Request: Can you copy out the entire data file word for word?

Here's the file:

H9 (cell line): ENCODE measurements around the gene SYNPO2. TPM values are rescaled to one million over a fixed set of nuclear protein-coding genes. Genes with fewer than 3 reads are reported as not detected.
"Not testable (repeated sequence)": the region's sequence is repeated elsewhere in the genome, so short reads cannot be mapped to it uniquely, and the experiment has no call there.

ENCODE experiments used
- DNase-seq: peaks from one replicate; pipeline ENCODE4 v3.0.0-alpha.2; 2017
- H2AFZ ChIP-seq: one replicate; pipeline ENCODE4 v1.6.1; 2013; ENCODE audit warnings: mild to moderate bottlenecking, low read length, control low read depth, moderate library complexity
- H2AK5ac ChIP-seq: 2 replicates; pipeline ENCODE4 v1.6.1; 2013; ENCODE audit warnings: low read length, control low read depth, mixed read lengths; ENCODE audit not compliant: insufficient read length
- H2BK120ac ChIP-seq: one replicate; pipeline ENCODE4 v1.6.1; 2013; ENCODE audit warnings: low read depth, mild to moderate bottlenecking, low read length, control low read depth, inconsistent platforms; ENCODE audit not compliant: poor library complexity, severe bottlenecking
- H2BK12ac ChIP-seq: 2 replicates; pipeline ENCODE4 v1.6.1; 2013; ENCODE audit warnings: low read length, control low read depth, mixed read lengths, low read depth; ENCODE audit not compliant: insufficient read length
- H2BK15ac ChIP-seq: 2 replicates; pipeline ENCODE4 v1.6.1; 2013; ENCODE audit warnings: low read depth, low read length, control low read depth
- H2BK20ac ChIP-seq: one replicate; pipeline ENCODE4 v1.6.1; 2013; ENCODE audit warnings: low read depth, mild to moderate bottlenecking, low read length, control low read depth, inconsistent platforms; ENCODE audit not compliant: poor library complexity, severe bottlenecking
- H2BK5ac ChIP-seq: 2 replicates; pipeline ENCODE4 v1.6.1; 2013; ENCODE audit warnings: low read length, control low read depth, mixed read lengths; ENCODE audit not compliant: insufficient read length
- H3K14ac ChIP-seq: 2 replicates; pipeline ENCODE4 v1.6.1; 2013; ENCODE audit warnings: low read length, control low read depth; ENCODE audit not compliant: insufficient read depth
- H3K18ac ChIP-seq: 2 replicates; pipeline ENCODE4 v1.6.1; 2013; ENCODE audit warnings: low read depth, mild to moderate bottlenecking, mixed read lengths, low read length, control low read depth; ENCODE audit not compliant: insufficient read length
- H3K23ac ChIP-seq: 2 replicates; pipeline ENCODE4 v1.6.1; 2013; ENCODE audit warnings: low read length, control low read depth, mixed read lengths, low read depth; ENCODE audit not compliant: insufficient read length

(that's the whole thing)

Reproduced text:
H9 (cell line): ENCODE measurements around the gene SYNPO2. TPM values are rescaled to one million over a fixed set of nuclear protein-coding genes. Genes with fewer than 3 reads are reported as not detected.
"Not testable (repeated sequence)": the region's sequence is repeated elsewhere in the genome, so short reads cannot be mapped to it uniquely, and the experiment has no call there.

ENCODE experiments used
- DNase-seq: peaks from one replicate; pipeline ENCODE4 v3.0.0-alpha.2; 2017
- H2AFZ ChIP-seq: one replicate; pipeline ENCODE4 v1.6.1; 2013; ENCODE audit warnings: mild to moderate bottlenecking, low read length, control low read depth, moderate library complexity
- H2AK5ac ChIP-seq: 2 replicates; pipeline ENCODE4 v1.6.1; 2013; ENCODE audit warnings: low read length, control low read depth, mixed read lengths; ENCODE audit not compliant: insufficient read length
- H2BK120ac ChIP-seq: one replicate; pipeline ENCODE4 v1.6.1; 2013; ENCODE audit warnings: low read depth, mild to moderate bottlenecking, low read length, control low read depth, inconsistent platforms; ENCODE audit not compliant: poor library complexity, severe bottlenecking
- H2BK12ac ChIP-seq: 2 replicates; pipeline ENCODE4 v1.6.1; 2013; ENCODE audit warnings: low read length, control low read depth, mixed read lengths, low read depth; ENCODE audit not compliant: insufficient read length
- H2BK15ac ChIP-seq: 2 replicates; pipeline ENCODE4 v1.6.1; 2013; ENCODE audit warnings: low read depth, low read length, control low read depth
- H2BK20ac ChIP-seq: one replicate; pipeline ENCODE4 v1.6.1; 2013; ENCODE audit warnings: low read depth, mild to moderate bottlenecking, low read length, control low read depth, inconsistent platforms; ENCODE audit not compliant: poor library complexity, severe bottlenecking
- H2BK5ac ChIP-seq: 2 replicates; pipeline ENCODE4 v1.6.1; 2013; ENCODE audit warnings: low read length, control low read depth, mixed read lengths; ENCODE audit not compliant: insufficient read length
- H3K14ac ChIP-seq: 2 replicates; pipeline ENCODE4 v1.6.1; 2013; ENCODE audit warnings: low read length, control low read depth; ENCODE audit not compliant: insufficient read depth
- H3K18ac ChIP-seq: 2 replicates; pipeline ENCODE4 v1.6.1; 2013; ENCODE audit warnings: low read depth, mild to moderate bottlenecking, mixed read lengths, low read length, control low read depth; ENCODE audit not compliant: insufficient read length
- H3K23ac ChIP-seq: 2 replicates; pipeline ENCODE4 v1.6.1; 2013; ENCODE audit warnings: low read length, control low read depth, mixed read lengths, low read depth; ENCODE audit not compliant: insufficient read length